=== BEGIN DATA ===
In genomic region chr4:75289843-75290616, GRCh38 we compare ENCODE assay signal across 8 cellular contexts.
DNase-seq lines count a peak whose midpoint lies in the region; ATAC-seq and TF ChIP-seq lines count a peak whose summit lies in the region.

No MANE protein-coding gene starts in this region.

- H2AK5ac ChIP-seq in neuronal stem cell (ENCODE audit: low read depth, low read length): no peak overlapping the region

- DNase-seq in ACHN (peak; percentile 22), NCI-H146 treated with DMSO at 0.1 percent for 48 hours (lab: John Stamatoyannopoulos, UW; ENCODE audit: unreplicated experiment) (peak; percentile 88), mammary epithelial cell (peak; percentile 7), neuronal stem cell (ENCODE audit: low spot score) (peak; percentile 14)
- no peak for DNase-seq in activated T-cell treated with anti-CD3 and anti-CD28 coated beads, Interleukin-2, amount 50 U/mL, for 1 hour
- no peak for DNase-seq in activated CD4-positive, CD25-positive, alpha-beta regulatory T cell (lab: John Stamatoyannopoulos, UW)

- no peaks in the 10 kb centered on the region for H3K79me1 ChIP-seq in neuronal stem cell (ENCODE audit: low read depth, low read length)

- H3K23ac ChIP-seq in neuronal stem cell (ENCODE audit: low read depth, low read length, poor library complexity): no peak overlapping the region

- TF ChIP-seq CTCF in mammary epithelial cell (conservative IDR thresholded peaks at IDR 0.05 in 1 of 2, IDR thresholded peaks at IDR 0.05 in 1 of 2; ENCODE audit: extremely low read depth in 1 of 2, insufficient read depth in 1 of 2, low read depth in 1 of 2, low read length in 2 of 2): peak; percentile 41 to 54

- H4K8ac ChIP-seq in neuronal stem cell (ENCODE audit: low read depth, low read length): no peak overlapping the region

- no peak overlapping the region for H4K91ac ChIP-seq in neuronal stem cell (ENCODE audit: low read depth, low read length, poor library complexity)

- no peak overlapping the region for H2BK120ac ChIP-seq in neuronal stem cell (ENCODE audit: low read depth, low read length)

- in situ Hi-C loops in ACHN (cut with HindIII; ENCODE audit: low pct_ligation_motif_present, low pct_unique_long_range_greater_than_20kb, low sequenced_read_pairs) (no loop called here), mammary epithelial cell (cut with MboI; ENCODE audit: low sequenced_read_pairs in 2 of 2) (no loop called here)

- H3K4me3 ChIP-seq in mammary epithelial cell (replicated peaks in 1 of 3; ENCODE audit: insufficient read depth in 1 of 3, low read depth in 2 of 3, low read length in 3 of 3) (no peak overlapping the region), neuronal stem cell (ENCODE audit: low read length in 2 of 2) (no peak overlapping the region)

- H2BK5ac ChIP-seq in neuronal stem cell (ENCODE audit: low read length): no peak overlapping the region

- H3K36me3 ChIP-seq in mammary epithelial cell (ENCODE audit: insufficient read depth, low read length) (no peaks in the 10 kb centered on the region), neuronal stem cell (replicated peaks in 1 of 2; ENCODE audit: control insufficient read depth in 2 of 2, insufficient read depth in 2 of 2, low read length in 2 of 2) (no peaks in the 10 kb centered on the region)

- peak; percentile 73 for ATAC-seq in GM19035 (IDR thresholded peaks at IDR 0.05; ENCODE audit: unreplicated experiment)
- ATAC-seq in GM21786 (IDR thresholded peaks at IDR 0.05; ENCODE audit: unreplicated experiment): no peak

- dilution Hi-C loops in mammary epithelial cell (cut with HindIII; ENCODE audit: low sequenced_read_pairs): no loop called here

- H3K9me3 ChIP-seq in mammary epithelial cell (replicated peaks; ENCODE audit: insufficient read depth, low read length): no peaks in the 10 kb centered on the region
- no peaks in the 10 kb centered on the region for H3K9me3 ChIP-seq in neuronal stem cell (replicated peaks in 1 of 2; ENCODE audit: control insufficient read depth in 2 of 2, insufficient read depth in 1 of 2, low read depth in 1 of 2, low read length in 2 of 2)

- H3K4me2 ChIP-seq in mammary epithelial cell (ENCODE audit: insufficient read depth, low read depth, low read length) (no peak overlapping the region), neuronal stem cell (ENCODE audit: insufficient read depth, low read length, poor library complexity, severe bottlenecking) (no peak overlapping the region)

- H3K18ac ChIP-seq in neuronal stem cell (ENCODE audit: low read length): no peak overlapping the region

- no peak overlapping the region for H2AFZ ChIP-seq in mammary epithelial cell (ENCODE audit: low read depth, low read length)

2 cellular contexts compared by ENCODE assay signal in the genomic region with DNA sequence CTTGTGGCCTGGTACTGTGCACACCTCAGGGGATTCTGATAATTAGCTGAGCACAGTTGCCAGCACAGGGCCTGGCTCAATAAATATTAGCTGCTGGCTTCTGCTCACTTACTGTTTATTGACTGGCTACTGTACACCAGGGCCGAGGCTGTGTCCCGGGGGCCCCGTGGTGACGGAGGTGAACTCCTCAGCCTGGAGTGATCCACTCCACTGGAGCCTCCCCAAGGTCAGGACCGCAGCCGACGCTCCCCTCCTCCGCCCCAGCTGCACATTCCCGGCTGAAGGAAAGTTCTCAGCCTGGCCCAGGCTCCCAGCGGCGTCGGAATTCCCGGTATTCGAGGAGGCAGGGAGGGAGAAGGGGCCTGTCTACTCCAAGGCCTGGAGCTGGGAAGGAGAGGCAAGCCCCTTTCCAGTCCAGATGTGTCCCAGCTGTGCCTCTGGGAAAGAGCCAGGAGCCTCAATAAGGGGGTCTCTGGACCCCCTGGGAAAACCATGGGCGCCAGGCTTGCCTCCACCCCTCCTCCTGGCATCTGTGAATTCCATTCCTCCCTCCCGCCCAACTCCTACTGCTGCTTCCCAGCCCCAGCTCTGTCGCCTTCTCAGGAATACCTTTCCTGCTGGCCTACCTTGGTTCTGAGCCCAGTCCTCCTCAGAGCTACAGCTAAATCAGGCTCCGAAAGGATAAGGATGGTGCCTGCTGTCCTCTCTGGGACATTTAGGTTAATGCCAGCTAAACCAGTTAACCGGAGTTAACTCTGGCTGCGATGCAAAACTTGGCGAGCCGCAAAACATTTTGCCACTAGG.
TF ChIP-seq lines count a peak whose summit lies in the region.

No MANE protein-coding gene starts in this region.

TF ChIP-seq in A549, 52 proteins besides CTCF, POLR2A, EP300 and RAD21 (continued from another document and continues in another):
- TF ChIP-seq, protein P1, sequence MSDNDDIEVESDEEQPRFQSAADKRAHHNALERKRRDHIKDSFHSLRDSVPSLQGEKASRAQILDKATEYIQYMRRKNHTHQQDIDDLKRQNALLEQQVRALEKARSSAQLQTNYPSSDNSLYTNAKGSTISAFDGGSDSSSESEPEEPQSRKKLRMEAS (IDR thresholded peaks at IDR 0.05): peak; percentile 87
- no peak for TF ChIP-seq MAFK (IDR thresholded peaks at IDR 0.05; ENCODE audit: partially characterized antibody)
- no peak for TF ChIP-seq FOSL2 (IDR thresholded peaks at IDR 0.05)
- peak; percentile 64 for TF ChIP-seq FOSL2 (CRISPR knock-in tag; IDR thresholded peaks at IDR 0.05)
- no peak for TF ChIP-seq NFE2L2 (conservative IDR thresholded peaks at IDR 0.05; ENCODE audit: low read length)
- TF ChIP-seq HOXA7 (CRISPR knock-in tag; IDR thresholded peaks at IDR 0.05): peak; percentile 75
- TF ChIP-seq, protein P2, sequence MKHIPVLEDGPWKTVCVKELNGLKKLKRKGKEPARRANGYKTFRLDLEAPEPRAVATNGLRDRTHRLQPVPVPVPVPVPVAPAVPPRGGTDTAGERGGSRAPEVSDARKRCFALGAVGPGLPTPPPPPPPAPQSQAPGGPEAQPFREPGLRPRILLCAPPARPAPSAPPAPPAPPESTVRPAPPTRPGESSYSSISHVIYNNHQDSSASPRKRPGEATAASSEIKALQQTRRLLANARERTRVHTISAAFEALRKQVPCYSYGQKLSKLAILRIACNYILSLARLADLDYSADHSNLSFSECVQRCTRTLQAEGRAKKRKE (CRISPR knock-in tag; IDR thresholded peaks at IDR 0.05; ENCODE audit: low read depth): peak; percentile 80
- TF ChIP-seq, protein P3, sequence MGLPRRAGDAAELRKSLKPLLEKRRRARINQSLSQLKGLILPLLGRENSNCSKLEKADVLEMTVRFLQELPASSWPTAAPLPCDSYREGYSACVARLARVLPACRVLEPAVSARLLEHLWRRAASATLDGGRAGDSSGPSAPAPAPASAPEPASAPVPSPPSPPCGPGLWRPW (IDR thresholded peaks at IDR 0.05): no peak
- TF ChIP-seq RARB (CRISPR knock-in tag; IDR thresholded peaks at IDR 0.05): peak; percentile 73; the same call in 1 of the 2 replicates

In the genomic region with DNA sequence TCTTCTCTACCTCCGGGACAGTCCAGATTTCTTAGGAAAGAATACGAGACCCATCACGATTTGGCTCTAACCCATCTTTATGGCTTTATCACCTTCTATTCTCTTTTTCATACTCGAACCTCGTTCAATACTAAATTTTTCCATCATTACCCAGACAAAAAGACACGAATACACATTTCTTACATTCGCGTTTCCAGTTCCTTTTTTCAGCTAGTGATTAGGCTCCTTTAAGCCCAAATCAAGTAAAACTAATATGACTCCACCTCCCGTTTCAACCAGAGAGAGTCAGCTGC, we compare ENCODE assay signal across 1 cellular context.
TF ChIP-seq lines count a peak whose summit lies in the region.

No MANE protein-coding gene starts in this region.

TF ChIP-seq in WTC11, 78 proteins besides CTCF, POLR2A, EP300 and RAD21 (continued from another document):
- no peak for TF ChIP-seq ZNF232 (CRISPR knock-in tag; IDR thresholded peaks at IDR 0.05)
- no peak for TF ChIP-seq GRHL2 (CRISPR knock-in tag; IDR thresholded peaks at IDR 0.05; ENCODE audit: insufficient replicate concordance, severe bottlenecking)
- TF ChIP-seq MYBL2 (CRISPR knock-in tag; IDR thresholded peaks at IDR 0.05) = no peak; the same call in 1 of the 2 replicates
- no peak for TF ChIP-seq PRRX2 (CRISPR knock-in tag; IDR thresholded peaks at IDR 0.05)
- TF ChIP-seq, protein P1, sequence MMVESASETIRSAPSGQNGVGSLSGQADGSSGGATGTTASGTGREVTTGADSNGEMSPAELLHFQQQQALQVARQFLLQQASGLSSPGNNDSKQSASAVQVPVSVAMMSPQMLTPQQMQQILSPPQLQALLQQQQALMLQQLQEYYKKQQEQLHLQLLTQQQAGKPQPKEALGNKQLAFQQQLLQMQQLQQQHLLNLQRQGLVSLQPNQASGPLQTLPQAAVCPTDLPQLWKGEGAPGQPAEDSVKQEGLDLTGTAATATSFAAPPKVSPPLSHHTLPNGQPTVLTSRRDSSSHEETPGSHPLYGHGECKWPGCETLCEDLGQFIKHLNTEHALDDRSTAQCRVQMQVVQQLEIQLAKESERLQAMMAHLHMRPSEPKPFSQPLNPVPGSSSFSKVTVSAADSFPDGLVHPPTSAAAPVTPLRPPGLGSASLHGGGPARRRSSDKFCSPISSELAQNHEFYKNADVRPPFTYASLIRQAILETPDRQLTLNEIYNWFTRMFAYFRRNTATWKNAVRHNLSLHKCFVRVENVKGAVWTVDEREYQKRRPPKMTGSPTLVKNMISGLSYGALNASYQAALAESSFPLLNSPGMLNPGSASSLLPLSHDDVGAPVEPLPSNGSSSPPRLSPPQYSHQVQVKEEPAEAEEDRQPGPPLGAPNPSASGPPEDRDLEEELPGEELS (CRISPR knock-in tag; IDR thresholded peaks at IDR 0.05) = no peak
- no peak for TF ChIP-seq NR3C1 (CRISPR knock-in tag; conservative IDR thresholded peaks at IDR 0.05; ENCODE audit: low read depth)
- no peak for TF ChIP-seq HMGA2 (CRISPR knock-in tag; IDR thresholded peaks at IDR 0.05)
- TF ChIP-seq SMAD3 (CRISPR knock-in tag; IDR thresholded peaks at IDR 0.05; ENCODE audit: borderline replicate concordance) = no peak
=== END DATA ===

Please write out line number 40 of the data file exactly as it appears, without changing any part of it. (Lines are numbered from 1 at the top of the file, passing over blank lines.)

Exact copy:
TF ChIP-seq lines count a peak whose summit lies in the region.